World Town Planning Day takes places annually on November 8th and is an international day celebrating the importance and great contributions of planner in their communities whether they are urban or rural. According to Statistics Canada, about 86% of the population lived in urban areas while 14% rural communities in 2011. While each community is unique, the role of planners in protecting the health of its community and environment is equally important.
Urban planning initiatives within cities and suburban areas are extremely important for the future of the environment. Urban planners contribute to the building of parks and other green spaces which allow different types of natural ecosystems to flourish. Building local parks and wooded areas contributes to a stable environment within the city and helps to address environmental sustainability and climate change. Planners also help to jump start different initiatives such as waste management and recycling programs in an attempt to reduce ecological footprints. They often go into local schools and teach students about recycling while also showing them how to do it as efficiently as possible.
Rural Ontario faces different challenges when it comes to environmental protection and addressing climate change. While there are fewer people, there are more natural areas that require protection and enhancement. At the same time, there are pressures to locate infrastructure and energy projects in areas where there are fewer people and more space. Furthermore, rural planning considerations in areas such as community design, active transportation, planning for special age groups, cultural strategies, and revitalization have often been overlooked in provincial planning initiatives. Some of the province’s newer plans however start to address this, such as the 2017 Growth Plan.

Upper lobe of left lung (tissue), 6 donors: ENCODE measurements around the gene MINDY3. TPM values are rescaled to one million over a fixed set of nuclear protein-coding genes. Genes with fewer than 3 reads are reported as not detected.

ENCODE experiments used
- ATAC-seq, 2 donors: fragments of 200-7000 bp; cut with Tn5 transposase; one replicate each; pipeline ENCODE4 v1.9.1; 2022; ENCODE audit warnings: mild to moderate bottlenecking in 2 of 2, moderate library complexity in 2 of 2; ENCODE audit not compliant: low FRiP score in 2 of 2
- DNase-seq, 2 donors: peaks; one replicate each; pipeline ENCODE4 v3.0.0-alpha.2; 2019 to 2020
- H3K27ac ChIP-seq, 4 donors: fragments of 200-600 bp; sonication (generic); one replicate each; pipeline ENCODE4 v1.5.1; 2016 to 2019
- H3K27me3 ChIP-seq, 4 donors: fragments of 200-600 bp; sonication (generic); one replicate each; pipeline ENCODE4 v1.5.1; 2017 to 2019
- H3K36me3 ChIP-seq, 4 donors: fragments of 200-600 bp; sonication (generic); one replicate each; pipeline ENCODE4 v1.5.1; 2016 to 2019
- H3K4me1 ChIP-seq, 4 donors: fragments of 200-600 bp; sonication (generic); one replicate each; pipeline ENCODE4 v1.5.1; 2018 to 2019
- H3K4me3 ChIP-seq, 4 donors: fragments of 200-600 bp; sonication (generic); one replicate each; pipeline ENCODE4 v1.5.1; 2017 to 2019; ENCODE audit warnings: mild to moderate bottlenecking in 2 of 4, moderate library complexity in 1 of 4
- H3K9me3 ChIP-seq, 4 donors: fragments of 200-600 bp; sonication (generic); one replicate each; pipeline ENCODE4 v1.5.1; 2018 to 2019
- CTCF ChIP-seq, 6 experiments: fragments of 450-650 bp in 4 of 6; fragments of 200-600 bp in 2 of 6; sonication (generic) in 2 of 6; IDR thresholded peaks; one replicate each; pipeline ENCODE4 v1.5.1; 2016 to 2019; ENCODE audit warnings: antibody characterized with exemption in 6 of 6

In order to bring awareness to the public regarding rural planning, the Ontario Professional Planners Institute developed the Health Rural Communities Toolkit which allows people to fully understand the old and new planning strategies within the rural setting which can be put into action in order to help citizens, who are not familiar with planning, make a difference in their community.
EcoSpark has a series developed workshops and resources to better understanding land use planning and its environmental impacts. EcoSpark produced a teacher guide and curriculum-linked lesson plans about Ontario’s 2017 Growth Plan, called Growing in the Greater Golden Horseshoe. EcoSpark also has a teacher guide and workshops about the Geography of the Greenbelt as well as a Citizens’ Guide to the Oak Ridge Moraine. These topics are extremely important to the growth of different ecosystems which ultimately affect people and land in both urban and rural environments.
There are also many different activities going on around different communities in celebration of World Town Planning Day. The Ontario Professional Planners Institute website contains a schedule of different times and dates for events that teach and celebrate different types of planning as well as resources.
This blog was contributed by guest writer, Michael Trinetti. Michael is a fourth year student at the University of Toronto studying Geography and Sociology. He has an ongoing interest in how surrounding environments ultimately impact cities and people living in them. Michael is currently an academic intern at EcoSpark.